Specialist nursing roles to manage stable disease populations are being used to meet the needs of both patients and health services. With increasing cost pressures on health departments, alternative models such as nurse-led care are gaining momentum as a substitute for traditional doctor-led care. This review evaluates the safety, effectiveness, and health outcomes of nurses practising in autonomous roles while using advanced practice skills, within the context of bronchiectasis management in subacute, ambulatory, and/or community care. To compare the effectiveness of nurse-led care versus doctor-led care in the management of stable bronchiectasis. We searched the Cochrane Airways Group Specialised Register and bibliographies of selected papers in addition to grey literature such as electronic clinical trials registries. Searches were current as of March 2018. Randomised controlled trials were eligible for inclusion in the review. Two reviewers extracted and entered data from included studies. Primary outcomes were numbers of exacerbations requiring treatment with antibiotics, hospital admissions, and emergency department attendances. We included one United Kingdom (UK) study in the review. In this randomised controlled trial, a total of 80 participants, with a mean age of 58 years, were treated for 12 months by a specialist nurse or doctor, then were crossed over to the other clinician for the next 12 months. Two participants died during the study period. Six participants failed to cross over to nurse-led care because of unstable bronchiectasis. Overall, the level of study completion was high.Data show no difference in the numbers of exacerbations requiring treatment with antibiotics (rate ratio 1.09, 95% confidence interval (CI) 0.91 to 1.30, 80 participants, moderate-certainty evidence). Investigators reported more hospital admissions in the nurse-led care group (rate ratio 1.52, 95% CI 1.04 to 2.23, 80 participants, moderate-certainty evidence) and did not report emergency department attendance.For secondary outcomes, participants in the nurse-led care group used more healthcare resources during the first year of the trial. Increased admissions and greater use of resources made treatment costs for nurse-led groups' higher. Total costs for both years of the study were £8,464 and £5,228 for nurse-led care compared with doctor-led care. However, by the second year, treatment costs were almost equitable between the two groups, which may reflect the nurses' learning of how to better treat people with bronchiectasis. No statistically significant changes were observed in quality of life, exercise capacity, mortality, or lung function. Wide confidence intervals led to uncertainty regarding these results. Adverse events were not an outcome for this review. This update of the review shows that only one trial met review criteria. Review authors were unable to demonstrate effectiveness of nurse-led care compared with doctor-led care on the basis of findings of a single study. The included study reported no significant differences, but limited evidence means that differences in clinical outcomes between nurse-led care and usual care within the setting of a specialist clinic remain unclear. Further research is required to determine whether nurse-led care is cost-effective, if guidelines and protocols for bronchiectasis management are followed does this increases costs and how effective nurse-led management of bronchiectasis is in other clinical settings such as inpatient and outreach.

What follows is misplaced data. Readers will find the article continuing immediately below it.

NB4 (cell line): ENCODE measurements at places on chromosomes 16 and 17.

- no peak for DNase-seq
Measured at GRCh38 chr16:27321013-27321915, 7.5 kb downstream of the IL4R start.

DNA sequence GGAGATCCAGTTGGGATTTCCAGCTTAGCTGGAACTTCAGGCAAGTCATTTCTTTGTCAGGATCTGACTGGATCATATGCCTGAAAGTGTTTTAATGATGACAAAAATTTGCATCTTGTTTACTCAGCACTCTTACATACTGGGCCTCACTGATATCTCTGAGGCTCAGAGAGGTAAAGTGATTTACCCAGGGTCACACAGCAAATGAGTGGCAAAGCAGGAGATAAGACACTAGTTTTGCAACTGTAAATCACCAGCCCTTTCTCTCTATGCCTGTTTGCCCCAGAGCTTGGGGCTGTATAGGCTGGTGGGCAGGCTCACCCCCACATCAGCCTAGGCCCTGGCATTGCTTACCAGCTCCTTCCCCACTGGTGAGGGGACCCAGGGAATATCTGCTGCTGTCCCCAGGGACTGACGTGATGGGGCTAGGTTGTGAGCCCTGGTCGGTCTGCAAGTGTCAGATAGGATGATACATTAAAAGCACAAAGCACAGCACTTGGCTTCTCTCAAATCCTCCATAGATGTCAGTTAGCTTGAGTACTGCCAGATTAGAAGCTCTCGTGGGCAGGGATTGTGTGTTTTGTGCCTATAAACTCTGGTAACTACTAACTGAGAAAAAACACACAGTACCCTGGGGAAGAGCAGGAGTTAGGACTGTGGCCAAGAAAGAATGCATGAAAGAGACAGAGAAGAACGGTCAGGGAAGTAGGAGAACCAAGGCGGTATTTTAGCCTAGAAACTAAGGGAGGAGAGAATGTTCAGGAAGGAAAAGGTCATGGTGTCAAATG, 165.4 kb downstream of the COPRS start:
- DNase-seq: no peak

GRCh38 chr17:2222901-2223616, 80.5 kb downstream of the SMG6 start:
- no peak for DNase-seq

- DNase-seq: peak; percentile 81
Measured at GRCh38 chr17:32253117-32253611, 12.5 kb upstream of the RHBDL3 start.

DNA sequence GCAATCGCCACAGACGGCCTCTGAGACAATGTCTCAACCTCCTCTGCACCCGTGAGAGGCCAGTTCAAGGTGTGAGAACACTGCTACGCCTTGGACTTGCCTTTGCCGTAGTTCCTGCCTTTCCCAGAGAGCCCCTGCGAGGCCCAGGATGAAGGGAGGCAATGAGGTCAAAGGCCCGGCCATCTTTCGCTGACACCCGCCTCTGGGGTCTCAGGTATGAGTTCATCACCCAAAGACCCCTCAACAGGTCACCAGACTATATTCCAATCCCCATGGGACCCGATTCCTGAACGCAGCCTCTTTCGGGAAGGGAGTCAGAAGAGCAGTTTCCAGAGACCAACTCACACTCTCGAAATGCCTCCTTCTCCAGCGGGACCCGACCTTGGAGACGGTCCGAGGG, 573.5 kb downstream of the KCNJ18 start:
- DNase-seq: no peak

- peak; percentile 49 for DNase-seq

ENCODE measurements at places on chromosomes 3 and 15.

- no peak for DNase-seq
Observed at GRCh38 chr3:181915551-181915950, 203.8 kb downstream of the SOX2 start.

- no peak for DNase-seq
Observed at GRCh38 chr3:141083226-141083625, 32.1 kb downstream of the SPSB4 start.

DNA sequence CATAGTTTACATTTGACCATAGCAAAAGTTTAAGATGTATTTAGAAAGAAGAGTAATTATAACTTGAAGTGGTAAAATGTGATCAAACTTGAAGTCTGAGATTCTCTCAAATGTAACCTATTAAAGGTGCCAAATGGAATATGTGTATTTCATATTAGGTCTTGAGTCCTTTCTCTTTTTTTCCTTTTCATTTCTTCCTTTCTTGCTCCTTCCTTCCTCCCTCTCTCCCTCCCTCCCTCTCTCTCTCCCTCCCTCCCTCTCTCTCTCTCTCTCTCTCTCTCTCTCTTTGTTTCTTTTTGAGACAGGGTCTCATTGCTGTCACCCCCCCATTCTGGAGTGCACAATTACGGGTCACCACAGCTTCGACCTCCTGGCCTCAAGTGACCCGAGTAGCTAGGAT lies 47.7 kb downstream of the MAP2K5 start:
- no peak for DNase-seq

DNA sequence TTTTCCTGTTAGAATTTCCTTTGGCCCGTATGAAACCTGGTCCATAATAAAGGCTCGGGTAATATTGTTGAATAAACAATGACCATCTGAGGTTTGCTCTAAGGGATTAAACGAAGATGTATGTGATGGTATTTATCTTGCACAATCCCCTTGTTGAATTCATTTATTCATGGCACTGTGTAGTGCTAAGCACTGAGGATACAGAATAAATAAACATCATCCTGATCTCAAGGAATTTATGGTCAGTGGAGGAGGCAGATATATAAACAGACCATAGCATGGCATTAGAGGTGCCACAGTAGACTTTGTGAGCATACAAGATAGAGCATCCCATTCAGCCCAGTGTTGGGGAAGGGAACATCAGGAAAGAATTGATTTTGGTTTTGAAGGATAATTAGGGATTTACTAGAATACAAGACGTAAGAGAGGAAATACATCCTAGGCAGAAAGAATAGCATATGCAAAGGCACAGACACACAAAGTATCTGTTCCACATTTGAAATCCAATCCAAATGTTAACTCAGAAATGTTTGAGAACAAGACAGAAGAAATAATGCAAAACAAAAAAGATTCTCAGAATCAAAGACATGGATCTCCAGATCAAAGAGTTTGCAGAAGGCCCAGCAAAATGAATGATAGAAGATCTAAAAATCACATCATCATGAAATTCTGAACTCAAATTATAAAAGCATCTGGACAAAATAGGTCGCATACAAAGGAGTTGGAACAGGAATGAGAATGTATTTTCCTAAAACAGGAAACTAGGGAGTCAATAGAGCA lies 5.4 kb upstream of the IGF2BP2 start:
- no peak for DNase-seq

Twitter Demographics